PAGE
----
It is conference time for physiologists. Experimental Biology is by far the largest meeting for physiologists, and this year it's in Anaheim, California, right beside Disney Land. Now it's the morning of the second day. It is 5.30am and I can't sleep.
It started yesterday with the traditional refresher course. I feel a little bad for them, because I just couldn't take four hours of sitting down, so I only stayed for the first two and a half - even though the last talk looked like lots of fun. Of course, now in the days of the internet, I can just go and listen to the recording at www.the-aps.org/education/refresher.
The first two were really good, Donna Korzick talked about how:
"The Heart Develops Pressure, And Pressure Makes the Blood 'Go Round"
Which turned out to be mostly charge excitation coupling and pacemaker activity, including some exciting new data on how local calcium releases actually drives the slow depolarisation (see Lakatta et al, Circ Res, 106: 659-673, 2010).
Then Philip Clifford talked about "Local control of blood flow." He showed some really nifty confocal images of vascular structure and then talked about autoregulation. Not proper, renal autoregulation, but the sloppy kind you find in other organs. Most interestingly he pointed out that the myogenic response is a quite slow mechanism in muscle tissue, for example. Taking somewhere around two minutes to return blood flow to normal after a perturbation. In the kidney, bloodflow quickly stabilizes (20-30 seconds) following a perturbation. Although some of this is probably because of interactions between the myogenic response and the tubuloglomerular feedback, I think I brought home that myogenic response is faster in the kidney.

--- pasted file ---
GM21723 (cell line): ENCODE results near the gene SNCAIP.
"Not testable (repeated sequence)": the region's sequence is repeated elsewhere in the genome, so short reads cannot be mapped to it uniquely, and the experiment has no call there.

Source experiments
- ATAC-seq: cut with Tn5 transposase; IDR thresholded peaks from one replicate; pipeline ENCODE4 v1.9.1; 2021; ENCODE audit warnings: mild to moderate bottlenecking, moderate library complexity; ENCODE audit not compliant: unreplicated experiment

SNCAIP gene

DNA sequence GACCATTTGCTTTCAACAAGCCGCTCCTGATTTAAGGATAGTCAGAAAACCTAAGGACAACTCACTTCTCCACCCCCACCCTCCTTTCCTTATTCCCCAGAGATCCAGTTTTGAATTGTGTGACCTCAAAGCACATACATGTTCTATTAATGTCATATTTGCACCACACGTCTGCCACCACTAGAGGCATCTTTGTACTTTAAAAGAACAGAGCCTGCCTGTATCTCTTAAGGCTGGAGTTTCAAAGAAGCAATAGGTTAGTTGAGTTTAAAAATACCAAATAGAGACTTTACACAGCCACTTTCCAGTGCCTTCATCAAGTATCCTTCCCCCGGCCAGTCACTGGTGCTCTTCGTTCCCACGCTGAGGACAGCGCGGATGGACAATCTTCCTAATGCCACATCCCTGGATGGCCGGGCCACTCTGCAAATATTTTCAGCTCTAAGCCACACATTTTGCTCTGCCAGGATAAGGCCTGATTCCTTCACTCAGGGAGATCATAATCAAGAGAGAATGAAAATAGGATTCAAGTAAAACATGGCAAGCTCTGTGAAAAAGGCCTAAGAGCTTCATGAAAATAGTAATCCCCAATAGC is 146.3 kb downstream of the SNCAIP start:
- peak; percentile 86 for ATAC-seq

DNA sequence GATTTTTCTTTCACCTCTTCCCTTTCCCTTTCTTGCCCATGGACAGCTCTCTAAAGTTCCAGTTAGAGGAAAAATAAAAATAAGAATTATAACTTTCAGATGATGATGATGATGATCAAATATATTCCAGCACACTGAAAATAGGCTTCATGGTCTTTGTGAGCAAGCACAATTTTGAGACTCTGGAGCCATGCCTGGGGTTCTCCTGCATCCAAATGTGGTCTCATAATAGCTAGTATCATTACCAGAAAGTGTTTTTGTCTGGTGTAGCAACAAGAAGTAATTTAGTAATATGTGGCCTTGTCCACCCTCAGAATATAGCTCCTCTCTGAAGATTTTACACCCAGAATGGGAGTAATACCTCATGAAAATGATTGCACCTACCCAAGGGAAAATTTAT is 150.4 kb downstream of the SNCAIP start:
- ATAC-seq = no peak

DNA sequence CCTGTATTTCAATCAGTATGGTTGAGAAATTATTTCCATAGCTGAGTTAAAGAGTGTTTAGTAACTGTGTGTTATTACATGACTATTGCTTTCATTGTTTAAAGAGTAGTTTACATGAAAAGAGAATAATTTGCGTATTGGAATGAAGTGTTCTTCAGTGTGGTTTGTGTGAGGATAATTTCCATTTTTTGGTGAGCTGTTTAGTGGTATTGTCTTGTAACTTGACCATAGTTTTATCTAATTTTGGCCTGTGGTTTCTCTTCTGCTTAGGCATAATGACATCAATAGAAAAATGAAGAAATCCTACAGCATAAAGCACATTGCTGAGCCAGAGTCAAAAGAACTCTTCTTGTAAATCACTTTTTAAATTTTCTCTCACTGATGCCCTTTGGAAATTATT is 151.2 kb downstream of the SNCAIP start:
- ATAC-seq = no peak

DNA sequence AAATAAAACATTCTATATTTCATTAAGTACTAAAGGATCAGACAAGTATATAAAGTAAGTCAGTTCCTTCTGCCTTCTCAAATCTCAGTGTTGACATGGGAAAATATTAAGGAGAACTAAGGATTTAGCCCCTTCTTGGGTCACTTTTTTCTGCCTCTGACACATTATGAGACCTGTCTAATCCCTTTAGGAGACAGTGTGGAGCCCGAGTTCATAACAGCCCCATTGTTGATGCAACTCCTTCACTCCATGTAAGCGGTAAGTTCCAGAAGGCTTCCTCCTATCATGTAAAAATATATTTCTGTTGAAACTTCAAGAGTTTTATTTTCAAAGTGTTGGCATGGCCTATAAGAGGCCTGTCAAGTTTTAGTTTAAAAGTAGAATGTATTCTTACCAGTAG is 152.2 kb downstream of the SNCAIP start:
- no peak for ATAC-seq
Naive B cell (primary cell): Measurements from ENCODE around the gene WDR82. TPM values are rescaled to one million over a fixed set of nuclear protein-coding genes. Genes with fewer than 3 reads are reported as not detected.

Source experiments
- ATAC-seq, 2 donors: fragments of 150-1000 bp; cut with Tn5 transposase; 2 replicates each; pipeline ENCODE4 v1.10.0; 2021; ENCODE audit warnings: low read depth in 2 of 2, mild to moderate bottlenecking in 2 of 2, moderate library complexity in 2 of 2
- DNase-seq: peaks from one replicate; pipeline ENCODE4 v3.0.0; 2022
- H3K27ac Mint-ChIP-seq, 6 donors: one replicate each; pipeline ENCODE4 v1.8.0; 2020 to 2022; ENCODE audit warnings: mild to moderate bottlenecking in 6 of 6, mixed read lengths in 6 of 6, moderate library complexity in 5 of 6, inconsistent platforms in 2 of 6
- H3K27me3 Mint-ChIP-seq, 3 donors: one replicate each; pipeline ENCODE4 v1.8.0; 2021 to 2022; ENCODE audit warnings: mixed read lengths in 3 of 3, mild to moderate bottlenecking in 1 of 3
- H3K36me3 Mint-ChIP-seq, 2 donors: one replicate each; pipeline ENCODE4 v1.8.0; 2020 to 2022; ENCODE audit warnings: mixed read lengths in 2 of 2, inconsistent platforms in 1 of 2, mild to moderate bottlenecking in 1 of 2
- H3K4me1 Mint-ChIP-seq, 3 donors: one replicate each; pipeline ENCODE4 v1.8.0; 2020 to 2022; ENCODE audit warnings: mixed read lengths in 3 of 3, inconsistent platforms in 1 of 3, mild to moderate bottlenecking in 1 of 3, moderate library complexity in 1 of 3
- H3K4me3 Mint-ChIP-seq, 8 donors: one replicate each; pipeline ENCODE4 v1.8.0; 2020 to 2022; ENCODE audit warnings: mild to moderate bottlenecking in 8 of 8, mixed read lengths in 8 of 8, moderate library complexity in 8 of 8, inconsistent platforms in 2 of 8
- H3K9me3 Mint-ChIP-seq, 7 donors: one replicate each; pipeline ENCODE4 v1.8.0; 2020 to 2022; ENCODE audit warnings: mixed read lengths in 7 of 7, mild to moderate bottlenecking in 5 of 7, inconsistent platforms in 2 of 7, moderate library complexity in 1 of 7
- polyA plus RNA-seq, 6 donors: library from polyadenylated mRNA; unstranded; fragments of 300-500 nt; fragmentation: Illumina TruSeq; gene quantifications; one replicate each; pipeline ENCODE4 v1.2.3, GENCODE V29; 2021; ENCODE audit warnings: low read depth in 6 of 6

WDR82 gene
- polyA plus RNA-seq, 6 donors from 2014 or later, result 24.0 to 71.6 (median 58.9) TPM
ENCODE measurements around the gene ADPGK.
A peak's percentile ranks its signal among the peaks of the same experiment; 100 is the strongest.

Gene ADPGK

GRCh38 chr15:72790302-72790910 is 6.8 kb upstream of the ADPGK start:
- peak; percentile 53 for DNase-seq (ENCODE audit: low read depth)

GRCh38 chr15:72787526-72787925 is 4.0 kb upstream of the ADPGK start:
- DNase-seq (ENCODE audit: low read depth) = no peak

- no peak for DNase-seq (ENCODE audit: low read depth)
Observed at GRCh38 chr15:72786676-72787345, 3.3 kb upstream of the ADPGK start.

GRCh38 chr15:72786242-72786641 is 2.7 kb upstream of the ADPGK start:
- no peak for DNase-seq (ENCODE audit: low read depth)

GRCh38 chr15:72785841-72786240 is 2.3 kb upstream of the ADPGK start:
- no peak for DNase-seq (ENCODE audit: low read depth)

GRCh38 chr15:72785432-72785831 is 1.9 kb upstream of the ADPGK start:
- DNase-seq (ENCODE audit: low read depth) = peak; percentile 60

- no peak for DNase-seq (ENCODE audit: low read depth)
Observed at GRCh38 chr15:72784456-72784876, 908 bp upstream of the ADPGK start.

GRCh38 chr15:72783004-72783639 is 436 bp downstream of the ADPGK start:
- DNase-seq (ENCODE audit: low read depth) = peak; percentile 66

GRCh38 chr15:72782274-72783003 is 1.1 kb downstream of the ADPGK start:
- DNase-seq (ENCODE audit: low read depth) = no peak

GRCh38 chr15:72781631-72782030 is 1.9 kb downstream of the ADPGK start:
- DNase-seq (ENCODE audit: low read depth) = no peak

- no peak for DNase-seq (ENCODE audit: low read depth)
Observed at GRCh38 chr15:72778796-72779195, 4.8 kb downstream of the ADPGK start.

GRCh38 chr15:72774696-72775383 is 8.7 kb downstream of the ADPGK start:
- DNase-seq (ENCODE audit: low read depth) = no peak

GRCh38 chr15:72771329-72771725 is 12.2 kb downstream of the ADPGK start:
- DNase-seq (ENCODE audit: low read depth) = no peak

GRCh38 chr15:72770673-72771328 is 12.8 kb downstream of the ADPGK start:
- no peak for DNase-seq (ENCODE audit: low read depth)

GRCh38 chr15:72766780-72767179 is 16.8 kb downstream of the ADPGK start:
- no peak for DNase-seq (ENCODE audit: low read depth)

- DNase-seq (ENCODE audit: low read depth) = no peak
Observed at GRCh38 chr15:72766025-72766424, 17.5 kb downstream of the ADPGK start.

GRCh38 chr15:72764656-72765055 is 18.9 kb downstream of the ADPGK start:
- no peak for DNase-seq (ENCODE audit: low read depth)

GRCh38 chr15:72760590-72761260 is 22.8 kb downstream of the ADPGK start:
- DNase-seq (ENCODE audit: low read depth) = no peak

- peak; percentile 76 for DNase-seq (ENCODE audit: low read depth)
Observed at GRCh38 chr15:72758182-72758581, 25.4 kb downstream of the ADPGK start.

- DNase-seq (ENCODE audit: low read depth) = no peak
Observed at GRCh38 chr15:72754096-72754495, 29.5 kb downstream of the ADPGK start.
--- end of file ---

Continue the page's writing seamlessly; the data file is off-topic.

The afternoon brought a guest appearance of renal circulatory physiology at the micro circulatory society. You might call it a refresher course in renal autoregulation and afferent arteriolar function provided by the usual suspects, Arendshorst, Peti-Peterdi, Inscho. There was a small detour to the medulla. Pallone presented some very interesting data on how water shunting from the descending vasa recta to the ascending helps increase the concentrating capacity.
Last of the days lectures was the Walter B. Cannon memorial award lecture. This year it was awarded to JJ. Fredberd of the Harvard School of Public Health, an engineer who works in pulmonary physiology and probably wil receive the Nobel Prize in medicine for his evolutionary findings. A fantastic lecture, where he presented more novel ideas (with supporting data) in less time than anyone I have met in recent memory. In short, cells are soft as shaving foam because it makes them capable of eating their neighbours and/or crawling around. This explains the development of the eucaryote. I will have to study this for years before I understand it, maybe I will attempt a post on the implications for renal physiology at some later time.
Finally it was time for the free food and free beer, i.e. the opening reception.
The time when the breakfast buffet opens is approaching and I have to go.